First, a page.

John Singleton Copley

The Death of Major Peirson, 6 January 1781


Not on display

John Singleton Copley 1738–1815
Oil paint on canvas
Support: 2515 × 3658 mm
frame: 2790 × 3920 × 160 mm
Purchased 1864


The Death of Major Peirson, 6 January 1781 1783 is a large oil painting by the American-born painter JS Copley, showing a dramatic battle scene in a small square lined with buildings. At the centre of the painting, British soldiers in red uniforms support the body of their wounded leader, Major Francis Peirson (1757–1781). Peirson’s blood-spattered white shirt stands out against the bright red jackets of the soldiers, who cradle him below a large, billowing Union Jack flag, behind which flies the troops’ regimental flag, with only the small Union Jack in the upper corner visible. In the right foreground, a mother tries to flee the battlefield with a baby and a child. A golden statue is also visible below the flag. To the left of this group appears a uniformed Black man apparently shooting back at the French forces who have just killed Peirson. In the middle of a crowd of red-clad British soldiers, the man is depicted wearing a navy waistcoat, silver epaulettes, and a distinctive hat plumed with variously coloured ostrich feathers. The intended identity of the Black man is not known, nor is the possible identity of a real person on whom the portrait may have been based. Many of Copley’s contemporaries were slave-owners or had Black servants in their households in Britain. Copley’s own family in Boston, Massachussets, are known to have had in their household an enslaved African child.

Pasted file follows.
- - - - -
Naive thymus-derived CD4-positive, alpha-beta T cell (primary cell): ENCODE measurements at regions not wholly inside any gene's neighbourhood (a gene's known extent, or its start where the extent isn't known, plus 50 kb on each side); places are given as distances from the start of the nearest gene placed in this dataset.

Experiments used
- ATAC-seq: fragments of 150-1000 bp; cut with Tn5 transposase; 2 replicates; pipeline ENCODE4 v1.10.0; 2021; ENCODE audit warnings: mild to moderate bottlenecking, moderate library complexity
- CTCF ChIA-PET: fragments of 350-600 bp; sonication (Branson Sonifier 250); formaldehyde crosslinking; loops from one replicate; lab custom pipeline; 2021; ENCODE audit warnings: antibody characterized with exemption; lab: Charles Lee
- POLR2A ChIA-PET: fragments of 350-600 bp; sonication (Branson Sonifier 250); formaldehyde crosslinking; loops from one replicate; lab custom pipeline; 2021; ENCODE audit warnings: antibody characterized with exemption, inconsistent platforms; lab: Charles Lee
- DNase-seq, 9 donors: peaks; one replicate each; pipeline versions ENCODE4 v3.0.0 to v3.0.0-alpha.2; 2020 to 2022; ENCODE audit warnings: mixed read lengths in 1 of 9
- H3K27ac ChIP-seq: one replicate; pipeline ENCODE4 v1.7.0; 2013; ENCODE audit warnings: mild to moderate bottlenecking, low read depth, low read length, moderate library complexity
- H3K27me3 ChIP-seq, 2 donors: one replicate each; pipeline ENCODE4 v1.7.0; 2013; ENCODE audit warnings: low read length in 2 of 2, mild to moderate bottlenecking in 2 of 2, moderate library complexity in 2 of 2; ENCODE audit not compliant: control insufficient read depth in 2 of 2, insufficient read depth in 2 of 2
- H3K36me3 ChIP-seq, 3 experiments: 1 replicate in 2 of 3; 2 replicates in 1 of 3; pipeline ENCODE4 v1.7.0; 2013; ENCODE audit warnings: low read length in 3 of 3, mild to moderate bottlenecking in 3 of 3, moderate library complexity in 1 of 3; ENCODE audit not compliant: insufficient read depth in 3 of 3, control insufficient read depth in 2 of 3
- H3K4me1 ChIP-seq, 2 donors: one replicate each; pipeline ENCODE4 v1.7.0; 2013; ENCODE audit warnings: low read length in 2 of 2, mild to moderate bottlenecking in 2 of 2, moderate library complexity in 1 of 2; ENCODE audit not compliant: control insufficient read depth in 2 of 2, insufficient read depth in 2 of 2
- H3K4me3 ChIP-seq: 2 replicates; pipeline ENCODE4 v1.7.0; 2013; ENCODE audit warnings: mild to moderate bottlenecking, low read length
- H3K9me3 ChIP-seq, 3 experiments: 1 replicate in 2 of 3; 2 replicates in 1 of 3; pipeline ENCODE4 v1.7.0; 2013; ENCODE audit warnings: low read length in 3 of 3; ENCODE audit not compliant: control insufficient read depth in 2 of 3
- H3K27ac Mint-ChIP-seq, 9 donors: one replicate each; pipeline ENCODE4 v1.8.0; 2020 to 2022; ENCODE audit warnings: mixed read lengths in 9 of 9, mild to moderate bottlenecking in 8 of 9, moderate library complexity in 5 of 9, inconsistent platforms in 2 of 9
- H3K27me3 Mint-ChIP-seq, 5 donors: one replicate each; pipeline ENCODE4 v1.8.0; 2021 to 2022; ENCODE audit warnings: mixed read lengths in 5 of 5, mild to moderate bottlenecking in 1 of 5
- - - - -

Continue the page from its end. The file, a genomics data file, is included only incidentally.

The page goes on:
On the night of 5–6 January 1781, a small army of French legionnaires launched a surprise attack on St Helier, the capital of Jersey, a Channel Island which had been controlled by the British since 1066. The French captured the Governor, Colonel Moses Corbet, forcing him to sign a document of surrender. However, in defiance of Corbet’s instructions to stand down, Peirson leapt to defend Britain’s possession of the island, leading his men to the market square of St Helier to engage. There he was fatally shot ‘in the moment of victory, after the French had given way,’ as reported in the Glasgow Mercury (11 Jan 1781). The setting of St Helier is depicted in careful detail, facing onto Royal Square along what is now Peirson Place, with the statue of George II in the background. Likewise, in this and other paintings, Copley tried to produce accurate portraits of models to populate his works. In this work, Copley has paid close attention to depicting the likenesses of two figures in particular whom he may have drawn from life: Adjutant Harrison, who cradles the fallen Major, and Clement Hemery, who stands at Peirson’s feet, wearing the blue uniform of his artillery company. In addition, Peirson and probably other figures in the painting were based on models and existing portraits in paintings and statuary. Historians have suggested the possibility that the Black man in this painting was actually modelled by one of two Black servants employed by Captain James Christie (Kamensky, p.320–1). On departing for Jamaica, Christie had left behind two servants named Abraham Allec and Isaac Burton in a rented flat in Golden Square, just a few blocks from Copley’s residence. He had taken them both into his service during his tour of duty in South Carolina. Both were most likely formerly enslaved, had fled to British lines in search of freedom and were taken into Christie’s retinue as ‘servants,’ wearing his livery and being bound to his and his family’s service, although probably not strictly owned by him (Kamensky 2016, p.320). Although the exact position of Allec and Burton in Christie’s household is unknown, at the time Britain was profiting heavily from the trade of enslaved people and the position of so-called ‘servants’ in British households was often closer to enslavement or indentured labour.